Fair queen, court wrap first official week|
Tuesday, August 07, 2012
By Wendy Lynn Brion Staff Writer
Last week was the first week the 2012 Clearfield County Fair Queen and her court served in their official capacity, and it was a busy, entertaining and educational week for all three girls.
This year's queen is Misti Bruner of Curwensville who, along with first runner up Chelsea Folmar and second runner up Christine Whited, attended every day of the fair, opening events, said hello to visitors and vendors, and learned more about the fair and agriculture.
Bruner said she enjoyed meeting people this week, especially the state Secretary of Agriculture George Greig, Rep. Matt Gabler, R-75 of DuBois, Rep. Camille "Bud" George, D-74 of Houtzdale and gave them all a tour of the fair grounds. Folmar said she really enjoyed the livestock shows, especially since she is a 4-H member. She added she also loved the parade and all the people.
Whited said that since she is new to the program, "I've enjoyed everything."
The ladies also talked about the coming year and things they would like to accomplish.
"A big thing for me," Bruner said, "I would like to travel to schools in the county and talk about the effects of smoking." She said she wants to start with the high schools in the county but would also give talks at the junior high and elementary schools as well. She said her grandmother died of cancer. "I want them to know that smoking does kill," she said, adding there are a host of other health problems that can come from smoking. This ties into future plans she has for helping cancer patients in the county.
Folmar said she is looking forward to attending the farm show and Ag Progress Days and meeting people influential in the agriculture business. She said attending these and other events gives them the chance to talk to people about "what is important to us."
Whited said that she wants to concentrate on growing closer to the other two girls and getting to know them better.
"I really want to keep up Mel's car show," Bruner added, referring to 2011 Queen Melanie Swartz and her inspiration of having a car show fundraiser for Queens for a Cause. Bruner said the car show last year had a great turn out for a first time event.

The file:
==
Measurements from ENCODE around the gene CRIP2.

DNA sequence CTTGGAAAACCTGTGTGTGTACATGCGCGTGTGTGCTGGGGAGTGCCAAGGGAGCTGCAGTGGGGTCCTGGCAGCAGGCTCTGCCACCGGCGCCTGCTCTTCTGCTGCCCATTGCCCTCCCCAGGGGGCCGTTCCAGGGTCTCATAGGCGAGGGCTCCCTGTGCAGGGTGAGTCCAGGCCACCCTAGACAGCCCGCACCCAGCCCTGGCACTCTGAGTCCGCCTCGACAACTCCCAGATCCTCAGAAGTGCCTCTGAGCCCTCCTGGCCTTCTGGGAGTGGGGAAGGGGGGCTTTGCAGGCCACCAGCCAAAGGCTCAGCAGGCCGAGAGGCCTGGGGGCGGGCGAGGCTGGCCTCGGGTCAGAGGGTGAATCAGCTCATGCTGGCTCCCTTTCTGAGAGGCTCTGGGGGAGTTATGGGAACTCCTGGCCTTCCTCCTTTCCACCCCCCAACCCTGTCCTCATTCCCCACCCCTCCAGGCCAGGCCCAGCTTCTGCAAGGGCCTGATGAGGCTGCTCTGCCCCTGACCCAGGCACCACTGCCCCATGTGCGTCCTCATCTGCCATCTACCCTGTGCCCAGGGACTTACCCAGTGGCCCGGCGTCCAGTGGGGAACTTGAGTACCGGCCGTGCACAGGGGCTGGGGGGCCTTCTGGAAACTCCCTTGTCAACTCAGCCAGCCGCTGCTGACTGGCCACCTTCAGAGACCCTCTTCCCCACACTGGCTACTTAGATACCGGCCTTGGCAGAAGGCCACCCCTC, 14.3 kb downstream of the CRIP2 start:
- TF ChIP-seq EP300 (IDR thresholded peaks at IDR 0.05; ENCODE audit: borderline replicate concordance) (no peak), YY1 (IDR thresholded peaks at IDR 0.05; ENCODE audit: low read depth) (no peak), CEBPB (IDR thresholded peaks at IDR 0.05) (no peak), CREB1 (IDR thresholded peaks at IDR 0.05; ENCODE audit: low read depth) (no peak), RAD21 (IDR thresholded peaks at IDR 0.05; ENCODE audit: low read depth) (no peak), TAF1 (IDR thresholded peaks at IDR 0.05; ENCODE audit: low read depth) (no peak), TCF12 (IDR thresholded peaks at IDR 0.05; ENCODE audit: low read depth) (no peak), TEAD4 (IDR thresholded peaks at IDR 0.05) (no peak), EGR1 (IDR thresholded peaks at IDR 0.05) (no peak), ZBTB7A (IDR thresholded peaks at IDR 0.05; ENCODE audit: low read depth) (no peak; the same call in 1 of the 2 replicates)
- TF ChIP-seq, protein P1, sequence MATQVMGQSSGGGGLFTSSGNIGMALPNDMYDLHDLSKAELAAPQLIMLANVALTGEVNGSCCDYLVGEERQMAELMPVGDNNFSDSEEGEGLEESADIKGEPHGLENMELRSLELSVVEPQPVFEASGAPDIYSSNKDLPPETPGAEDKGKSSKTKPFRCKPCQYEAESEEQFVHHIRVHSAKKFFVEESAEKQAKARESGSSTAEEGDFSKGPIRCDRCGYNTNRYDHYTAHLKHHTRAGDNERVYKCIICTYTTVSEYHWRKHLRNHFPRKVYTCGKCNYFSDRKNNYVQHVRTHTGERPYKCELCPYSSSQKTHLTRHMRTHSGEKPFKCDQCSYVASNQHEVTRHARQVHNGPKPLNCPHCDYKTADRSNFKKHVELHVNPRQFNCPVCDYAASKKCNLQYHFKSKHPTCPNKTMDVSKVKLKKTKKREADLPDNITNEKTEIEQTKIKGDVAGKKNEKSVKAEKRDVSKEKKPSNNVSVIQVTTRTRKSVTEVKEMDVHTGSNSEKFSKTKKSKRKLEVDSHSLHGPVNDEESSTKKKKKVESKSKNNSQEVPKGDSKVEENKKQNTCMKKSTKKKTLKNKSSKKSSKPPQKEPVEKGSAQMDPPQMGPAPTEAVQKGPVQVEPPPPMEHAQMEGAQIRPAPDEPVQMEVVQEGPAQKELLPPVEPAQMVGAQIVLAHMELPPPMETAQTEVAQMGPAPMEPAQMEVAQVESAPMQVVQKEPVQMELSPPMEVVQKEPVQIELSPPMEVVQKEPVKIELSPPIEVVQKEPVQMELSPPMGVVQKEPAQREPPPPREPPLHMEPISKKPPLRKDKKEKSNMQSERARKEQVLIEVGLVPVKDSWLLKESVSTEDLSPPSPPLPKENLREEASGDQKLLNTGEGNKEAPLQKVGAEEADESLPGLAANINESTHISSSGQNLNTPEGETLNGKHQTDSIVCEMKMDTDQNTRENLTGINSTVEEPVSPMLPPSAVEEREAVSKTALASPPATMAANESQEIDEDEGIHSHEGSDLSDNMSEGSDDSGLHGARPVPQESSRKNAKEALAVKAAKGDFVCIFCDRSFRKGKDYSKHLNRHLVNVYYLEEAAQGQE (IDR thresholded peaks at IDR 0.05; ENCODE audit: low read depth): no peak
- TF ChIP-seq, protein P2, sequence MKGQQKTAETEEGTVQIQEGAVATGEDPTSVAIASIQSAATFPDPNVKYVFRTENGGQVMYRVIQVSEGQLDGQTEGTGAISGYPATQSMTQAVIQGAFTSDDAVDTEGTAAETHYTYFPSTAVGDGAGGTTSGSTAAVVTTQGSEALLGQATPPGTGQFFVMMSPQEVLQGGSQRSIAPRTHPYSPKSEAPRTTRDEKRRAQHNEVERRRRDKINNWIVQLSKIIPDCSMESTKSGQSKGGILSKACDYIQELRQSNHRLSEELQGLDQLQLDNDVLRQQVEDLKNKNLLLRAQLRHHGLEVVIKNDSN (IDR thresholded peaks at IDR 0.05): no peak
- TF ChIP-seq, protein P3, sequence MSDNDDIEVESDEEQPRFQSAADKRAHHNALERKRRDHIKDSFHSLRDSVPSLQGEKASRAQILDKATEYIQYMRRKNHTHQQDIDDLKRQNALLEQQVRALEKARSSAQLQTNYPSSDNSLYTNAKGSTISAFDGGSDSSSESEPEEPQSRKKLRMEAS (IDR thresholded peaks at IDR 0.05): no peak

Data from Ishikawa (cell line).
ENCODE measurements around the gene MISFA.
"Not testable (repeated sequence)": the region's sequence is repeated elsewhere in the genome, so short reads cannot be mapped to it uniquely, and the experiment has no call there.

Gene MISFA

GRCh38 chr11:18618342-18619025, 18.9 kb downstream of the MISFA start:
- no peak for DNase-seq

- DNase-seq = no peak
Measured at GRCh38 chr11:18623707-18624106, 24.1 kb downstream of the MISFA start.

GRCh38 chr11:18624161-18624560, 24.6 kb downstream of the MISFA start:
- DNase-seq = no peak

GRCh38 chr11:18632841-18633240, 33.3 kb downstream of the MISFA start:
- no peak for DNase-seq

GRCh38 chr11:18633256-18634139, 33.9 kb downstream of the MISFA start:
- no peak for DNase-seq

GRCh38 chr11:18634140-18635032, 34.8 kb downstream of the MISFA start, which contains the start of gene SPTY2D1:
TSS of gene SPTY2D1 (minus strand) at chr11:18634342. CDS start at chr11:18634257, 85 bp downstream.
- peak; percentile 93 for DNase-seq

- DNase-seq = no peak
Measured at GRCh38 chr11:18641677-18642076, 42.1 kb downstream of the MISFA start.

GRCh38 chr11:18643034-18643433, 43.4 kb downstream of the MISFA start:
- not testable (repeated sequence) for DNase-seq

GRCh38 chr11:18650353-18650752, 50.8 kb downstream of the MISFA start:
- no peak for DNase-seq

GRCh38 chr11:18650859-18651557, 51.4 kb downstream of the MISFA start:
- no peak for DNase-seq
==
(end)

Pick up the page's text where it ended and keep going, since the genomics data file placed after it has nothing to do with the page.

"My brother has a DeLorean," said Whited, "I'd like to get him to enter it into the car show."
Folmar added they have several fundraisers each year and raise money for the Children's Miracle Network and other local charities. She said the court will attend the CMN Telethon and present a check for the Janet Weiss Children's Hospital.
Queen Committee Coordinator Brenda Morgan noted they will probably hold another gun raffle this year in the spring and she hopes they can coordinate something this fall as well.
Future plans for the ladies are also being thought of as they prepare for their year. Bruner's thoughts are occupied with getting her pastry business underway.
"I want to get it rolling so I can donate to cancer patients ... I want to get it going now," she said. Bruner also wants to set up a program for patients to have someone to call when they're feeling down or scared. She said it is about more than donating money, they need support too.
Remaining involved in agriculture is Folmar's goal. She said it is something she is very passionate about and she wants to remain involved in 4-H beyond high school. Enjoying her senior year in high school is her primary goal, but she is still looking to the future, getting her degree in veterinary medicine and becoming involved in college-level 4-H, which is more of an ambassador role where she hopes to get more kids excited about 4-H and agriculture.
Finishing her degree is also an important goal for Whited, who said she will be returning to Westminster college this fall. She is halfway through her schooling there and hopes to someday get a job in music.
When asked what drew them to the queen program, Bruner said she has done it for four years and made court last year. She said it has been her goal since she was 5-years-old and met Jennifer Ennis. She said she fell in love with agriculture and saw the effect on other people and wanted to change people's lives.
Growing up in agriculture had a big influence on Folmer's life. She said her grandfather was a second-generation farmer and she really loves the people and community. She also wants to make a difference in people's lives.
"When you hear that, it makes a big impact, knowing you can make a difference."
Whited said in 2011 she participated in the contest on a dare, but she came back because she saw what an awesome program it was "and that drew me in."
Folmar added that the committee and fair board have been amazing and incredible and supportive and she thanked everyone for their support for her and the court.